Professor of Christian Education [1954–1973]
Sophie Koulomzin (December 3, 1903–September 29, 2000), renowned Orthodox Christian religious educator, was born Sophie Schidlovsky in St. Petersburg, Russia, in 1903. She was the daughter of Sergei Schidlovsky, the last vice president of the Czar's Duma, or Parliament. A life of privilege was replaced by one of poverty as the family endured the first years of Soviet rule, then fled, first to Estonia, where her father died, then Berlin, then Paris.
In Germany, she studied philosophy at the University of Berlin and took part in philosophical discussions led by Nikolai Berdyaev, The Rev. Sergius Bulgakov, and Semyon Frank, leading Russian religious thinkers and former Marxists who became liberal Christians and were expelled from the Soviet Union by Lenin in 1922. They were formative in her development as a broad-minded Orthodox Christian activist.
In 1926, a scholarship from the John D. Rockefeller Fund took her to the U.S., where she graduated from Columbia University with a master's degree in Religious Education. Returning to Paris, she became a leader of the Russian Christian Student Movement, taught émigré children, and edited two volumes of church school lessons.
Mrs. Koulomzin was married in 1932 to Nikita Koulomzin, an engineer who was also of aristocratic descent. They had three daughters, Elizabeth, Olga, and Xenia, and a son, George. During their family’s time in Paris, Mrs. Koulomzin did social work among poor Russian émigrés, working with Elizabeth Skobtsova, who became the Orthodox nun known as “Mother Maria” and died in the Ravensbrück concentration camp as punishment for rescuing Jews during the German occupation. Mother Maria was later canonized by the Orthodox Church. Surviving the occupation, the Koulomzin family lived in Paris and then in the French provinces, where they also helped Soviet prisoners of war taken by the Germans.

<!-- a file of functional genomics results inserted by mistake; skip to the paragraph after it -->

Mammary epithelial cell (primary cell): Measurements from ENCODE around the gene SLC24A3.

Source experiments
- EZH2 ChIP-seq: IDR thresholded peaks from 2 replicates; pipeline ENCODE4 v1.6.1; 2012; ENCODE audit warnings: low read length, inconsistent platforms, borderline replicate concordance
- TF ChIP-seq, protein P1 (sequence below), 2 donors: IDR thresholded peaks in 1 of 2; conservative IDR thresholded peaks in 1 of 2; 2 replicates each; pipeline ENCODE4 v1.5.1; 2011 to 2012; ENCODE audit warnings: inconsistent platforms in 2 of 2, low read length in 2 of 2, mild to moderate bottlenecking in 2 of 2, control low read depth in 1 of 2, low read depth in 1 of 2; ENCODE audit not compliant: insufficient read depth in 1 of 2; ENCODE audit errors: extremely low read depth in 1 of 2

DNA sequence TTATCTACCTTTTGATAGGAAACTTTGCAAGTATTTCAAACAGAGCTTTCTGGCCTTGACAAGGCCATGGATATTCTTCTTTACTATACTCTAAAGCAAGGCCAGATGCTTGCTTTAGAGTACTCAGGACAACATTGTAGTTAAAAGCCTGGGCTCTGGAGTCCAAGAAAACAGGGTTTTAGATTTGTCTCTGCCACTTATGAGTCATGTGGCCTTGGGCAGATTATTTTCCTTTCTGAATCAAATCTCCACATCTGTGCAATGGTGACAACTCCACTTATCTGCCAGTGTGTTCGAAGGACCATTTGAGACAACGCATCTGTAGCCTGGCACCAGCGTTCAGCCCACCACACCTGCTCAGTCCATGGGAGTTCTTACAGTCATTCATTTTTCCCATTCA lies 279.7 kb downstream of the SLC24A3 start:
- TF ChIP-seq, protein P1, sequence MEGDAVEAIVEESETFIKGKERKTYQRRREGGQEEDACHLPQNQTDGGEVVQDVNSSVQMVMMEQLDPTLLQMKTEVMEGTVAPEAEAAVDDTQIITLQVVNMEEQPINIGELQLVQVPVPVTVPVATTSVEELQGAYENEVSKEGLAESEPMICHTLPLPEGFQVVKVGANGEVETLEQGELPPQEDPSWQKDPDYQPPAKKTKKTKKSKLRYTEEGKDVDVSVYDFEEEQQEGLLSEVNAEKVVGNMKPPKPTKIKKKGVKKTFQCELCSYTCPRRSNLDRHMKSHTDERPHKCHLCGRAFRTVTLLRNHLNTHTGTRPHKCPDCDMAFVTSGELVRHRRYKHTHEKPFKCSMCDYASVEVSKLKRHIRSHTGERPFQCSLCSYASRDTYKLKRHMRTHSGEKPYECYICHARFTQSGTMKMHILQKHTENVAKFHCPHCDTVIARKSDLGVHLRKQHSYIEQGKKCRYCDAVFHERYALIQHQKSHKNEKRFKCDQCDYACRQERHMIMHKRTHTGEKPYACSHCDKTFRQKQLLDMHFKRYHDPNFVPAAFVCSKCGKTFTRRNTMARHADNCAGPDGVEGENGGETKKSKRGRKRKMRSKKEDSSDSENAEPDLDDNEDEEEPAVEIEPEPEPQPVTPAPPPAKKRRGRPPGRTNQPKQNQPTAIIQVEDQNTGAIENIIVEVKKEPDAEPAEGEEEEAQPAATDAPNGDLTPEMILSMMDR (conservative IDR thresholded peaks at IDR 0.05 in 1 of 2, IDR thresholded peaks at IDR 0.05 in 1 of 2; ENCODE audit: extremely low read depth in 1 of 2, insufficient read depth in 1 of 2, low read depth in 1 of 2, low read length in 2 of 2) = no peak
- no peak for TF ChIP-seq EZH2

In 1948 the Koulomzins moved to Nyack, N.Y., and Mrs. Koulomzin resumed work as a religious educator, creating an English-language education program and lecturing across the country. She founded the Orthodox Christian Education Commission (OCEC) to coordinate the work of the various Orthodox Christian church jurisdictions in America.
Beginning in 1954, she taught for nearly 20 years at St. Vladimir's Orthodox Theological Seminary, and after her official retirement in 1974, she continued working. At the time of her death she was president of “Religious Books for Russia,” founded to send Bibles and religious literature to Russia.
Mrs. Koulomzin's books, including God Is with Us, History of the Orthodox Church, and Our Church and Our Children, have become classic texts in Orthodox Christian Religious Education, including within Russia itself. Her memoir, Many Worlds: A Russian Life, written when she was 77, ends with an account of her first visit back to her homeland, in 1970. In July 1999 Patriarch Alexy II, primate of the Russian Orthodox Church, issued her the “Order of St. Olga” for her many years of service to the Church.